Yesterday afternoon I was sitting in one of the McDonald’s here in town drinking a cup of coffee when a gentleman I know, who is also homeless, came over to my table and said: "Man, you sure let those Bible thumpers have it."
Since I wasn’t sure what he was talking about I had to ask him to be a little more specific. He went on to mention my posting yesterday morning and how I had "really let them have it."
I had to sigh. Then I had to explain to him that I hadn’t intended to let anyone "have it." I was simply writing about something that I had personally witnessed and the thoughts that I had had as a result of it. He seemed a bit disappointed with that. I guess he thought I had really scored some major points.
That being said…
Toward the beginning of the year I had a chance to watch some television and had the station tuned to C-SPAN. The two people being interviewed were U.S. Supreme Court Justices’ Stephen Breyer and Antonin Scalia.
At one point during the session, in reference to the American people, Justice Scalia said:
"…we are a religious people."
I recall that I thought to myself how astute and accurate a statement it was. Most Americans are indeed people of faith. To me that’s a good thing.
Whether or not I have the same theological of religious beliefs as someone else is immaterial. What matters is that someone’s faith is an extremely personal thing. It’s something that creates a moral compass in their life and helps to instill some sense of morals when it comes to the way they interact with other human beings. Far be it from me to tell someone how they should worship.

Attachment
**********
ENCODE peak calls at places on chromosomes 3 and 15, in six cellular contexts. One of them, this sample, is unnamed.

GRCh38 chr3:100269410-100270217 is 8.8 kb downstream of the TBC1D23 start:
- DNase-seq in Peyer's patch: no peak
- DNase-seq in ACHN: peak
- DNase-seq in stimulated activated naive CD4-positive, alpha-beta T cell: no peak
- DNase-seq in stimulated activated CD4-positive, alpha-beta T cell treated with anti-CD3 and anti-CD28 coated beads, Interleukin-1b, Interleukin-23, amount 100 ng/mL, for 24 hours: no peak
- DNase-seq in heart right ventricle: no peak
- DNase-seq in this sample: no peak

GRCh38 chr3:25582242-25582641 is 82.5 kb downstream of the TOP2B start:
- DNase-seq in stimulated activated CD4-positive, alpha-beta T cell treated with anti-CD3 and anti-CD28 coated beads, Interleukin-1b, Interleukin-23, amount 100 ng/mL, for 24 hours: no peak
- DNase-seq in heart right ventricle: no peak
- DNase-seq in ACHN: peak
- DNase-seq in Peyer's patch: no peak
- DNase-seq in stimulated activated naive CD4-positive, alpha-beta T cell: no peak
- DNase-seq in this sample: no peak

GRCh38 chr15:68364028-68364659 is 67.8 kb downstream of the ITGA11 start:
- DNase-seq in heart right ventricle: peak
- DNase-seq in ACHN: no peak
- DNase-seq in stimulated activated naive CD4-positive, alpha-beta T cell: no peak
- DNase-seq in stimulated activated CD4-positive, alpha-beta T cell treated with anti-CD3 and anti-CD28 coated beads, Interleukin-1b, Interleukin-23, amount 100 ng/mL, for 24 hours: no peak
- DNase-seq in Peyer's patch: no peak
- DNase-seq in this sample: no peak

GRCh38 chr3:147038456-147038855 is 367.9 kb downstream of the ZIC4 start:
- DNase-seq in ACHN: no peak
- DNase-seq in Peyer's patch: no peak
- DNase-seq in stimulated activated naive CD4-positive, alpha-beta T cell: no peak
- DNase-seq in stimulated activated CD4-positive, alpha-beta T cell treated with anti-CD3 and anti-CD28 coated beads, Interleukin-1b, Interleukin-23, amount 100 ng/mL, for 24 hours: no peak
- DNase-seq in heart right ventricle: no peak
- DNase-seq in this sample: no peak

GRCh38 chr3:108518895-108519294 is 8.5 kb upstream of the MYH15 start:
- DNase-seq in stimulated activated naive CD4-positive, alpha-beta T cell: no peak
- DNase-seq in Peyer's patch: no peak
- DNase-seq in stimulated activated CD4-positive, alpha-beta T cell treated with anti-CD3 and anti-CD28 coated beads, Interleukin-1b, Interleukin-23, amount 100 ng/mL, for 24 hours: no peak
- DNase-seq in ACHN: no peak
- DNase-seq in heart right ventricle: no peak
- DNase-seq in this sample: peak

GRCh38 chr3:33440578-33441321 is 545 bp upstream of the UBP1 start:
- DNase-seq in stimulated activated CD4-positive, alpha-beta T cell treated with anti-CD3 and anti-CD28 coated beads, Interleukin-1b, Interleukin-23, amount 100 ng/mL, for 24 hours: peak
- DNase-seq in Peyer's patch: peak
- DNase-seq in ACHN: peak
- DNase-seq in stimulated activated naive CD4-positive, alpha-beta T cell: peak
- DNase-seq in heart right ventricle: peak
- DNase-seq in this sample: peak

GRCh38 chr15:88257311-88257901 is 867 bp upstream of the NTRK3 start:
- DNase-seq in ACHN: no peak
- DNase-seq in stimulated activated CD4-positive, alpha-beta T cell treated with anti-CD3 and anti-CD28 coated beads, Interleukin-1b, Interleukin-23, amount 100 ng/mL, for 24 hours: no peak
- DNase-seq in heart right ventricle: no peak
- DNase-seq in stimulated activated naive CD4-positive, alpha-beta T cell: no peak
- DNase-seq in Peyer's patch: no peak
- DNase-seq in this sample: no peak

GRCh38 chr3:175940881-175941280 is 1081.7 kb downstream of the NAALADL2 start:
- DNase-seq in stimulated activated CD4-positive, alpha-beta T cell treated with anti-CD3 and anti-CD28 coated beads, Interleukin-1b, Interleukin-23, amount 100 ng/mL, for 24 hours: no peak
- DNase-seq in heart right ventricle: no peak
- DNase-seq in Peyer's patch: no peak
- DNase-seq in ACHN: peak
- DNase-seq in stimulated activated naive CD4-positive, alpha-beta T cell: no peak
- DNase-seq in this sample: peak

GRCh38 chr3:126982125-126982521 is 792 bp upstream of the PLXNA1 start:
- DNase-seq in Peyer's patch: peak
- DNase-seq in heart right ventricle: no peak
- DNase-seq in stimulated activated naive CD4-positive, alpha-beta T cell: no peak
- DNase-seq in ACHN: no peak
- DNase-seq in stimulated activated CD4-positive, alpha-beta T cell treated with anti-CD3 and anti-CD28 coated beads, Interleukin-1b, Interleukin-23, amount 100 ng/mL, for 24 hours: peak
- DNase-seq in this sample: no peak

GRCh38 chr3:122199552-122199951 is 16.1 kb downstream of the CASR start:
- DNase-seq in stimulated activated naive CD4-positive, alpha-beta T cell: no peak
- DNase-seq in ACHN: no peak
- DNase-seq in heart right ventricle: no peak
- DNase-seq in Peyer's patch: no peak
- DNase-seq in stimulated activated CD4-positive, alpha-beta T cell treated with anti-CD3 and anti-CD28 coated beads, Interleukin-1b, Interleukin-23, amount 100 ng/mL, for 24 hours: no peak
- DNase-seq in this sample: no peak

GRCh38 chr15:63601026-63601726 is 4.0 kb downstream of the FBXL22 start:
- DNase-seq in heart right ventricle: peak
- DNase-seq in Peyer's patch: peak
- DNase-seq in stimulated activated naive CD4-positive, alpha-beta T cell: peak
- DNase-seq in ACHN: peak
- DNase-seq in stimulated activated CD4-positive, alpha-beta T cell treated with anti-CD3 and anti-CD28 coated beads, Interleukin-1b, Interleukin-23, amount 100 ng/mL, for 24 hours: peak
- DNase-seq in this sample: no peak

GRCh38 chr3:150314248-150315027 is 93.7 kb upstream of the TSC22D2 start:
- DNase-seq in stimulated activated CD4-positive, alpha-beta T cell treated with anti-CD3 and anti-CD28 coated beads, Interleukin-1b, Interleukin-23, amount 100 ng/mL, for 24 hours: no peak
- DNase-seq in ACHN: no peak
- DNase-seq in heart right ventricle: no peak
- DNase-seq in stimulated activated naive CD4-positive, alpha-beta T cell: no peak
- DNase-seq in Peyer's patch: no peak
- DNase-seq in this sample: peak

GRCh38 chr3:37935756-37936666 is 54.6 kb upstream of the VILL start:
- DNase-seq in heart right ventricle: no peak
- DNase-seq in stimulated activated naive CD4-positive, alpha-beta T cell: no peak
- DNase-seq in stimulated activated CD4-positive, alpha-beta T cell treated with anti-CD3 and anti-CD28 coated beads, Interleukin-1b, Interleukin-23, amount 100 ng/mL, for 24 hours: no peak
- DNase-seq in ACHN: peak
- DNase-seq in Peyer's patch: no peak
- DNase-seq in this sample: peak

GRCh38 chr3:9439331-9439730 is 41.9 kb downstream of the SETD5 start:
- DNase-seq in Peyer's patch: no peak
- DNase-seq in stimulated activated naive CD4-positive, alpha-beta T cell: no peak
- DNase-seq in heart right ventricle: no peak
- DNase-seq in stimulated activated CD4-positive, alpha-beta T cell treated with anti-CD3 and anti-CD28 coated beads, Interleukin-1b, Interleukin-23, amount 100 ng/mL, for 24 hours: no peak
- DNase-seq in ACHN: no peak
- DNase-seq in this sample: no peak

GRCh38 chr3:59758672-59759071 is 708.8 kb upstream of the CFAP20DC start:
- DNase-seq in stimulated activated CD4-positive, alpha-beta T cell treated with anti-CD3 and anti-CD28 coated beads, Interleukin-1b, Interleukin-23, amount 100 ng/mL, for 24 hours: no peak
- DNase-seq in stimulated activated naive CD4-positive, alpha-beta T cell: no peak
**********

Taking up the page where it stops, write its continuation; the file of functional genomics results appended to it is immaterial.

And with that having being said…
Most mornings there is a woman with whom I cross paths. Late last week, I had the opportunity to have a few minutes of conversation with her.
In the course of her job as a city employee she has had her share of interactions with the homeless in this community. As we spoke about the homeless, she shared with me some of the experiences she’s had dealing with the homeless.
Although she pointed out that there were homeless who were content with being homeless and that it was a choice they had made, she was just as quick to point out that she knew not all the homeless were just lazy or homeless due to drugs or alcohol addictions.
She went on to talk about some solutions that she thought would be beneficial at helping those homeless who wanted to be free of homelessness.
Mostly what I recall is the way she spoke to me in a respectful and dignified manner – despite my being one of this community’s homeless and, I realized that this was a person of faith. She may not have worn her faith on her sleeve, and she may not particularly think of herself as being religious, but she nonetheless exhibited a tolerance that comes from a faith in someone or something.
If she reads this I hope that she understands how much I appreciated those few minutes of conversation; how much I appreciated being spoken to as an individual instead of as a part of a group who are so often categorized as "bad seeds."
I hope the she knows that I walked away from that conversation with a renewed sense of hope and faith in the people of, not only my community, but my nation – a nation that I love.
That renewed sense of hope makes the struggles of being homeless just a little bit less burdensome.
I’ve always believed that deep down inside, as a people, Americans are a good people. We’re second to none. We have this way of seeing past the surface of things – if we take the time to do so. And when we do, we’re able to make wonderful things happen: things that can help lift up those who need it. We just need to have the faith that we can make a difference.
The way this woman took the time to talk with me the other day, proved to me that my faith in our nation is justified.